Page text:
Oetzi, the 5,300-year-old "Iceman", may not have died at the site in the Italian Alps where he was found 19 years ago, but was only ceremonially buried there, according to a new theory revealed on Thursday.
Until now, archaeologists thought Oetzi, whose mummified corpse was discovered in a high mountain pass in the Oetztal Alps in 1991, died at that spot from wounds he had sustained in a fight.
But Alessandro Vanzetti from Rome University told the Austrian daily Die Presse he believes the Bronze Age warrior actually died much nearer sea-level, but was then buried months later with full ceremonial honours high up in the mountains.
Vanzetti and his team have been investigating the site at 3,210 metres (10,500 feet) above sea-level for the past five years.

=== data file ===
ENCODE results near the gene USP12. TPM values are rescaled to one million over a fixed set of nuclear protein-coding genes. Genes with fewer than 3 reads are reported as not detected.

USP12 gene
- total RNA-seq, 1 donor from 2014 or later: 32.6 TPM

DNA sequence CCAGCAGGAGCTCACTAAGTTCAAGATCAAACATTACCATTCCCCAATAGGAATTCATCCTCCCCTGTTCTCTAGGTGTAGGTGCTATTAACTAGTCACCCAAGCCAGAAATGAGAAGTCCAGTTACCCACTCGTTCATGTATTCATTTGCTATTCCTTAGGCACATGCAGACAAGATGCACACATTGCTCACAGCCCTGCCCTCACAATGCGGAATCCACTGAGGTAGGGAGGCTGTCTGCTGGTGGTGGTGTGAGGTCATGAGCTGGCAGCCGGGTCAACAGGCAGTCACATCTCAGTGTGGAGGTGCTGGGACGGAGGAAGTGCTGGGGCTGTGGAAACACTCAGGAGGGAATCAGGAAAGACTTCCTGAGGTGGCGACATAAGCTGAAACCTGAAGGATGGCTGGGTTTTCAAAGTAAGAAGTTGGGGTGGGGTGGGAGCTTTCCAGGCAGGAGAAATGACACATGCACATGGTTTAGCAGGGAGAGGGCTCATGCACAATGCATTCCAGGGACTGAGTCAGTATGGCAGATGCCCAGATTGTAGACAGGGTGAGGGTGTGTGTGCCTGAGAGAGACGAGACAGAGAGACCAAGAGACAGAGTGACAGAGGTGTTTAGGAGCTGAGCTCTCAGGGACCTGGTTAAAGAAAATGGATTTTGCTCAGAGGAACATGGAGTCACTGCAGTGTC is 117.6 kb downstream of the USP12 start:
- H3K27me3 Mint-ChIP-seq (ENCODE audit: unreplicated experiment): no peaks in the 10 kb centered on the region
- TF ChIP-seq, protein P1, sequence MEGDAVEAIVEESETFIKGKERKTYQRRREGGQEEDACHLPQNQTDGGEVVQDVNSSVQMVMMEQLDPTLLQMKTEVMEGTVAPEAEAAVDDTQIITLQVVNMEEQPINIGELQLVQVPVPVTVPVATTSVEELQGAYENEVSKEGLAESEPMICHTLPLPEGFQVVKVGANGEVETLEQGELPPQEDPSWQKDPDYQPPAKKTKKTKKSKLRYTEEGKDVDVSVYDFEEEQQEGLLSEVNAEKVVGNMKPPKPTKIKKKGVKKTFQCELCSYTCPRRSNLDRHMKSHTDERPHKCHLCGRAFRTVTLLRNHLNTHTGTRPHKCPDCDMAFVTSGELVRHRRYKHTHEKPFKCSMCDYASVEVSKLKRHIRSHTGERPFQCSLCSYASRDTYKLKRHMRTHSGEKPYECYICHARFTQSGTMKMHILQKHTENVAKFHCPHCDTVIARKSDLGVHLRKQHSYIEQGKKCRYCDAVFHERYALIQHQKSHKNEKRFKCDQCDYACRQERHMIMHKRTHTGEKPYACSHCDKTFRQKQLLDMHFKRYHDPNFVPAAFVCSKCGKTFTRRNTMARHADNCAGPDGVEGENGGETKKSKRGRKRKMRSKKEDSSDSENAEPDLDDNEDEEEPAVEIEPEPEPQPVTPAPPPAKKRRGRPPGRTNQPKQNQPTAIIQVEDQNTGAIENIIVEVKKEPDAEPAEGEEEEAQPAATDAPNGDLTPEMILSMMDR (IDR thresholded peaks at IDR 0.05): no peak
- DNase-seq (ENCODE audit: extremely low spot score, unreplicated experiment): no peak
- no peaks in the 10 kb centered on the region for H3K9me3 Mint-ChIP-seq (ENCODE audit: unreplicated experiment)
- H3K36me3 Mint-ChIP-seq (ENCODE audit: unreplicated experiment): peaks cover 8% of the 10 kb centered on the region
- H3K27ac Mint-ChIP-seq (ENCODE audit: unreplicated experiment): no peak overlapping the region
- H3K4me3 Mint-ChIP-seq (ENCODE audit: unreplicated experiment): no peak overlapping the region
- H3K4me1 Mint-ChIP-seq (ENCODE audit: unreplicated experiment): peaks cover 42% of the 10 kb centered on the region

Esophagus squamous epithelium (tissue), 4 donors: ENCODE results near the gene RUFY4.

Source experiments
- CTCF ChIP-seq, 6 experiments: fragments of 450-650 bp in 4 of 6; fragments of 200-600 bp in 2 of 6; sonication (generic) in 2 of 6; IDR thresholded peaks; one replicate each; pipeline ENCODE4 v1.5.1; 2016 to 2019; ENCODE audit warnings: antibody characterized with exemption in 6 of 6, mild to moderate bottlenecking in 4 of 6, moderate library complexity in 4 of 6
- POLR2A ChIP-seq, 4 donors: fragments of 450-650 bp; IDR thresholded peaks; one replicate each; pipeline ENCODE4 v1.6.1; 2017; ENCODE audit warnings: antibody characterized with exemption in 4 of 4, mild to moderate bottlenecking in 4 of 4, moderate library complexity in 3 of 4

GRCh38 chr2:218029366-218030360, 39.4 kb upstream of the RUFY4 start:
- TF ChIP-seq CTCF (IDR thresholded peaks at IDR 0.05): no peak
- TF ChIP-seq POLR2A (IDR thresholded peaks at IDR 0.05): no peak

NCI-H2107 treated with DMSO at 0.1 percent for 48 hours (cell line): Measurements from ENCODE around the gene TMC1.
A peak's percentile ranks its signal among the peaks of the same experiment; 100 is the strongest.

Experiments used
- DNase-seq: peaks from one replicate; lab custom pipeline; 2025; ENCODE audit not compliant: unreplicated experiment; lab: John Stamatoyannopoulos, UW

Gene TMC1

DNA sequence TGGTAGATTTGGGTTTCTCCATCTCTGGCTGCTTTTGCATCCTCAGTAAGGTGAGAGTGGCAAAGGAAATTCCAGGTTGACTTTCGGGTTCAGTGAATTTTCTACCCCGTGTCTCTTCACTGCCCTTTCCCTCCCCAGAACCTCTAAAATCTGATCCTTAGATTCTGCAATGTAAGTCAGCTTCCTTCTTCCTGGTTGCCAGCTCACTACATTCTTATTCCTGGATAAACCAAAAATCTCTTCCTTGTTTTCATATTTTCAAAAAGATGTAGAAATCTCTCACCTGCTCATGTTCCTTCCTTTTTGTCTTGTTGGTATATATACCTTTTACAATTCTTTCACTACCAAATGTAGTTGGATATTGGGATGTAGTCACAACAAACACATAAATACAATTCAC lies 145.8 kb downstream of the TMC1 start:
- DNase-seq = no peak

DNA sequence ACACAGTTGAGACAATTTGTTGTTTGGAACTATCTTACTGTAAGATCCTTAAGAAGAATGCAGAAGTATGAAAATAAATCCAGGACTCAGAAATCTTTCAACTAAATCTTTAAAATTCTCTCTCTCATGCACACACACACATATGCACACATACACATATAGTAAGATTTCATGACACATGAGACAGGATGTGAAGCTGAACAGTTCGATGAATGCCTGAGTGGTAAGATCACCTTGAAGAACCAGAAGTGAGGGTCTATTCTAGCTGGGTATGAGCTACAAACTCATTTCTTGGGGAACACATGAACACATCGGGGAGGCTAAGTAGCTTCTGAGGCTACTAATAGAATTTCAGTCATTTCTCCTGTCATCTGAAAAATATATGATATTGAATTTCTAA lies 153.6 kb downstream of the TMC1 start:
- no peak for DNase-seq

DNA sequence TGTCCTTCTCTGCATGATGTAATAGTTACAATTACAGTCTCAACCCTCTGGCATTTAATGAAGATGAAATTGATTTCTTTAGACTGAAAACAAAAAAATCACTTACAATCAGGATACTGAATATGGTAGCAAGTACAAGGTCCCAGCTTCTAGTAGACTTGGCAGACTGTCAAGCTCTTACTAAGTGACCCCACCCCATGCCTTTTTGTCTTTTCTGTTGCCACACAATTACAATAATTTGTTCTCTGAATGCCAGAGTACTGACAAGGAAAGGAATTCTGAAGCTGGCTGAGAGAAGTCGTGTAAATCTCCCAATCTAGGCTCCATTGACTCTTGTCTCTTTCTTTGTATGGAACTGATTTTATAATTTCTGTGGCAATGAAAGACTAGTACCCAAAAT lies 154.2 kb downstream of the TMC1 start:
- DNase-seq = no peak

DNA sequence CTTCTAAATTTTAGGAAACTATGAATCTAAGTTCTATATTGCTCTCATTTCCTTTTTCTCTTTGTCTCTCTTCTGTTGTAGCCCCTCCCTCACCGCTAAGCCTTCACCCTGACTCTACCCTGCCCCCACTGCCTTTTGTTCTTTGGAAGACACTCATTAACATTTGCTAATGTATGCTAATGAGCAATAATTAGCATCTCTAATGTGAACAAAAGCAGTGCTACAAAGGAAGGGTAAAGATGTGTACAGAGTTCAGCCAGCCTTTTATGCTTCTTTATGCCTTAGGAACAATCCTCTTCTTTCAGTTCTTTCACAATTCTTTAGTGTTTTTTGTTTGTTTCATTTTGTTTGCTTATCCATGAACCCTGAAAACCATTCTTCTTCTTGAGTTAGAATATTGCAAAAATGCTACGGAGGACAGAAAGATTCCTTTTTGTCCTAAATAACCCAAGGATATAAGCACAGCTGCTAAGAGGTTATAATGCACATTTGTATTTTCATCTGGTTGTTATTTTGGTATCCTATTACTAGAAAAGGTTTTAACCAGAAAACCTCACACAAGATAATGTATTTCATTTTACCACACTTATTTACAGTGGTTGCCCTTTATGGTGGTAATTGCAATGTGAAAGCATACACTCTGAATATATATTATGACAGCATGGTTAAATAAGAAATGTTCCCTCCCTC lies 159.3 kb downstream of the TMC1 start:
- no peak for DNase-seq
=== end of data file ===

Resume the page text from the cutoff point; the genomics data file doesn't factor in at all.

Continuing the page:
The new theory would explain why some of the weapons discovered alongside the mummy were not ready for use and why so many objects were found next to the body, Vanzetti told the newspaper.
Some of the objects were valuable and would surely have been looted by his murderer if Oetzi had died in a fight at the spot where he was found, the archaeologist continued.
Furthermore, an analysis of his stomach contents had shown that the man died in April, while pollen found at the site indicated the body was buried in August or September.
By that time, the ice would have melted, making an ascent to such a height possible, the archaeologist continued.
Explore further: 3,000-year-old skeleton found in Rome